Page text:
By ADAM RITSCHER
On Feb. 26, over 60 militant students staged a march at the University of North Carolina Chapel Hill demanding that their school’s chancellor come out firmly against hiring contractors that employ sweatshop labor.
The march was organized by a student organization called Students for Economic Justice, and was one of a series of campus anti-sweatshop protests that have taken place across the country the last several weeks.
At Duke University, George Town University, and the University of Wisconsin, Madison, students occupied prominent buildings on their campus and refused to move until campus administrators agreed to their demands.
The demands centered mainly on forcing universities to adopt comprehensive policy statements requiring all contractors that the school might hire to produce clothing and apparel to be able to verify, including through inspections, that their plants pay their workers a living wage and meet at least basic standards of workplace safety and working conditions.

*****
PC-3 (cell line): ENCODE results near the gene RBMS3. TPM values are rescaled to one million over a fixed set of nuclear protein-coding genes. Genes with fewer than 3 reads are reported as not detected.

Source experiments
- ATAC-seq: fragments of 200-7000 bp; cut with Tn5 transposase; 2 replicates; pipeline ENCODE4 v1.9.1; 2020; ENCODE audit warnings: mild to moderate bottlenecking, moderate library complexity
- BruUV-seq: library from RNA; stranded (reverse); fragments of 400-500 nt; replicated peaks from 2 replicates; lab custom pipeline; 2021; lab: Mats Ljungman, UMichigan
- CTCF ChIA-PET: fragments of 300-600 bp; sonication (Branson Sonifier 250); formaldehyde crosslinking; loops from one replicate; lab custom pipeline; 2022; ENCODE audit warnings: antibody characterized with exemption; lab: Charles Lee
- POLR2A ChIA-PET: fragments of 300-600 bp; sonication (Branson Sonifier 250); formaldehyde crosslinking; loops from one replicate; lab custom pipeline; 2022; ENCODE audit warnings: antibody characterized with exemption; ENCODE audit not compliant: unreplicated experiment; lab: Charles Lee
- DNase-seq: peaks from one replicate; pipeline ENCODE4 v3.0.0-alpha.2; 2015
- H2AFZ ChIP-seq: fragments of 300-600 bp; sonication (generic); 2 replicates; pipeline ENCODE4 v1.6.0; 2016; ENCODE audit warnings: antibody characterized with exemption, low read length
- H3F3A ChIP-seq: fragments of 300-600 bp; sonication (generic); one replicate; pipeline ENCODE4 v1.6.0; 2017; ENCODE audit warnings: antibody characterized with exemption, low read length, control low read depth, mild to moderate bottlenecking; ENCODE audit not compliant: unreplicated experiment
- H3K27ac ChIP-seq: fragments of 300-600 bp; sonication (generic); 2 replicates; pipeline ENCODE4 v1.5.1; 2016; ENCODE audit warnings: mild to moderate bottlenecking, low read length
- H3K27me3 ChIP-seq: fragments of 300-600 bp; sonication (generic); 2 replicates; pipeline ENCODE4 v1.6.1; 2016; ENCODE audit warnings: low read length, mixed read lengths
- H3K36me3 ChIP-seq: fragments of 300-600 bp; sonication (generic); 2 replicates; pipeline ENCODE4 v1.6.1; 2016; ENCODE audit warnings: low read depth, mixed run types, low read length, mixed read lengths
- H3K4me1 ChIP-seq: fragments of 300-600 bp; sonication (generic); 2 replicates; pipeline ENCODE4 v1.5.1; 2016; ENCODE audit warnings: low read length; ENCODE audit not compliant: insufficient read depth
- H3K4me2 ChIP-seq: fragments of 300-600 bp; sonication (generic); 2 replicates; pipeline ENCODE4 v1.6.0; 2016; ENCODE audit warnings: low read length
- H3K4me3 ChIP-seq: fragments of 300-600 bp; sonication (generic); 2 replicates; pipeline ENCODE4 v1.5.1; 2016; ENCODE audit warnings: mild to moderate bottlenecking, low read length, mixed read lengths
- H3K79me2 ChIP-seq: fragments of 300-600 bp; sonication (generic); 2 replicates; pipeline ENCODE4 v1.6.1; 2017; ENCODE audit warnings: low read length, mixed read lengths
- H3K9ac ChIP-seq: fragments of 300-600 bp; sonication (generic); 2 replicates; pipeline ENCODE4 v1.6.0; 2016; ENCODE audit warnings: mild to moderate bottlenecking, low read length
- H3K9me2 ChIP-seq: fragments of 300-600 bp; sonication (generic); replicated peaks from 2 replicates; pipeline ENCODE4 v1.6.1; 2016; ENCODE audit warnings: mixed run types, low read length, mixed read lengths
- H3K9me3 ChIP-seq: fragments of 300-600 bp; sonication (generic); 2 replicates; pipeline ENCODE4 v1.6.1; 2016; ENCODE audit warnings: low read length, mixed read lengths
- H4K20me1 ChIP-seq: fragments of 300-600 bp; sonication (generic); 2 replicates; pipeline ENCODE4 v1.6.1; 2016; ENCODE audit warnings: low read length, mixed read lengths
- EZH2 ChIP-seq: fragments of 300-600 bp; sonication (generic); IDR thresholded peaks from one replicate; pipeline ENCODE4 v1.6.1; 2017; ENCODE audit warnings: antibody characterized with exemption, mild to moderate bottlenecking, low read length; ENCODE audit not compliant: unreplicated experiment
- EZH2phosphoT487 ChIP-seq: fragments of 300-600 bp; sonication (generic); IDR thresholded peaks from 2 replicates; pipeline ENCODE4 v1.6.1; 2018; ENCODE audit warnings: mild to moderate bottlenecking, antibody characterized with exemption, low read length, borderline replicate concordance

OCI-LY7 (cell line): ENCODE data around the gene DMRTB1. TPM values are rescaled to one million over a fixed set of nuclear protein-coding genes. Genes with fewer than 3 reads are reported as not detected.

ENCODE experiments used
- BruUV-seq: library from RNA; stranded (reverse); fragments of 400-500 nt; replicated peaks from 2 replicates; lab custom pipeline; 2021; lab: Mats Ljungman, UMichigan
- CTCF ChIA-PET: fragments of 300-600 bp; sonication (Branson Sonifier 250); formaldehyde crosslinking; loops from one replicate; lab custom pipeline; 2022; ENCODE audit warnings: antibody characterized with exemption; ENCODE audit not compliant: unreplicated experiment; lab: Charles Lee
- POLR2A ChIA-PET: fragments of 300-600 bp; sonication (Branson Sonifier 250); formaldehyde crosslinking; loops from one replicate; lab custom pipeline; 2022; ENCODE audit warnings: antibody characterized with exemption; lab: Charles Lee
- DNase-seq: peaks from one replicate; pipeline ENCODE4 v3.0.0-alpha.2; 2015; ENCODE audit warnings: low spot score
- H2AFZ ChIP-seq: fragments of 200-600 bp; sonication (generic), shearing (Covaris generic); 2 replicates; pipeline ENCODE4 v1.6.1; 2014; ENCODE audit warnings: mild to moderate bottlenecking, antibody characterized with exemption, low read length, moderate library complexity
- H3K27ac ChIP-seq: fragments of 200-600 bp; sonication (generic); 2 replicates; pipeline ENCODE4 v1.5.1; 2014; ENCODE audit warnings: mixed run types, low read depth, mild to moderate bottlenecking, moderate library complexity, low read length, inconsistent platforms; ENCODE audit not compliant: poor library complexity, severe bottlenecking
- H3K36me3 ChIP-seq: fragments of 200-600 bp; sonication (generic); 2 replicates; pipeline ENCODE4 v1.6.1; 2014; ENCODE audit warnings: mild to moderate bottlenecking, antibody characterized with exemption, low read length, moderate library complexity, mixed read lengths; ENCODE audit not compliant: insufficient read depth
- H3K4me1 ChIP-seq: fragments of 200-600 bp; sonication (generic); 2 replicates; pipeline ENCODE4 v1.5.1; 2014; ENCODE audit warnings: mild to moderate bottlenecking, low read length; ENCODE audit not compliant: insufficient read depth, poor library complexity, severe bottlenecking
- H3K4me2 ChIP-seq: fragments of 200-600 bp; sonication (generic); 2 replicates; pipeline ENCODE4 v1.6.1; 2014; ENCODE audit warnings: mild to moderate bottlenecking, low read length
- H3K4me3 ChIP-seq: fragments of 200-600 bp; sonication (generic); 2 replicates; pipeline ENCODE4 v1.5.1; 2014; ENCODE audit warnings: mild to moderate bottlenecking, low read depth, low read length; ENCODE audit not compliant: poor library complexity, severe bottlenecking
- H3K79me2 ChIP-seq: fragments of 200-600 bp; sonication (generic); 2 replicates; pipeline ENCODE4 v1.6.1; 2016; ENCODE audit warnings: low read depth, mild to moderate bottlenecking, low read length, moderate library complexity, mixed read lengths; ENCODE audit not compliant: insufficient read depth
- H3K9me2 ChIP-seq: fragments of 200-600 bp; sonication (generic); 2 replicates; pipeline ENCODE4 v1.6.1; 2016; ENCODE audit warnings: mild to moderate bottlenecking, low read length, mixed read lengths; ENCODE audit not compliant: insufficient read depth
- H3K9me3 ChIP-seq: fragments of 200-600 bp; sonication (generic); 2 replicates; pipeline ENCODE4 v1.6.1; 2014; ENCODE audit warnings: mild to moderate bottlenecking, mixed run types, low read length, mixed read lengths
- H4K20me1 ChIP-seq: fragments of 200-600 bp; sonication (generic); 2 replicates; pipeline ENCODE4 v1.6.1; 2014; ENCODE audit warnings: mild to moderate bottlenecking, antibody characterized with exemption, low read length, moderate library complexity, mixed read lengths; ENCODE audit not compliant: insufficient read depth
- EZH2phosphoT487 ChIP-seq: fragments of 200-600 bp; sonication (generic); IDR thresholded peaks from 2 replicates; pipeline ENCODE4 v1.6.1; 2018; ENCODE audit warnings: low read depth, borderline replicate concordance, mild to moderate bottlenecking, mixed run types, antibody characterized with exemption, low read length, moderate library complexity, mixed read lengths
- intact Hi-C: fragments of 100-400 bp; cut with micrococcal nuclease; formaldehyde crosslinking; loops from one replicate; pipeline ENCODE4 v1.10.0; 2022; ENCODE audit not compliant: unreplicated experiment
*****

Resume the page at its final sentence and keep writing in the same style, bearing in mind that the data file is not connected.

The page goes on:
Ben Manski of the Alliance for Democracy at UW-Madison said of the protest at that campus: “The time to act is now. We’ve seen nothing but placation on the part of UW administration on this issue. The University of Wisconsin needs to take a stand against sweatshops and that means paying apparel workers a living wage.”
The issue of the increased use of sweatshops is one that has been receiving more and more attention as cases of workers being forced to work long hard hours for slave wages- producing goods that are in turn sold in U.S. and European markets for astronomical prices.
Nike, Guess, Tommy Hillfinger, and Walmart are just a few of the companies that have been exposed as selling goods produced in sweatshops. And the specter of sweatshops is no longer seen as one that is exclusive to Third World countries either.
A number of such outfits have been discovered in the United States in places like New York City and Los Angeles, where newly arrived immigrants often are tricked or forced into what is hard not to call chattel slavery.
The anti-sweatshop movement, and these recent protests in particular, represent a growing concern on college campuses around human rights and working-class issues.
What is causing this was illustrated by Levi Strauss’s announcement at the same time these protests were taking place that the company will lay off 5000 workers. Their jobs will be transferred to countries that have poorly paid workforces and impotent labor movements-which their brutal capitalist governments guarantee.
This concern that students have is an important step for young activists to become involved in the fight for workers’ power and for a society in which people’s needs come before profits.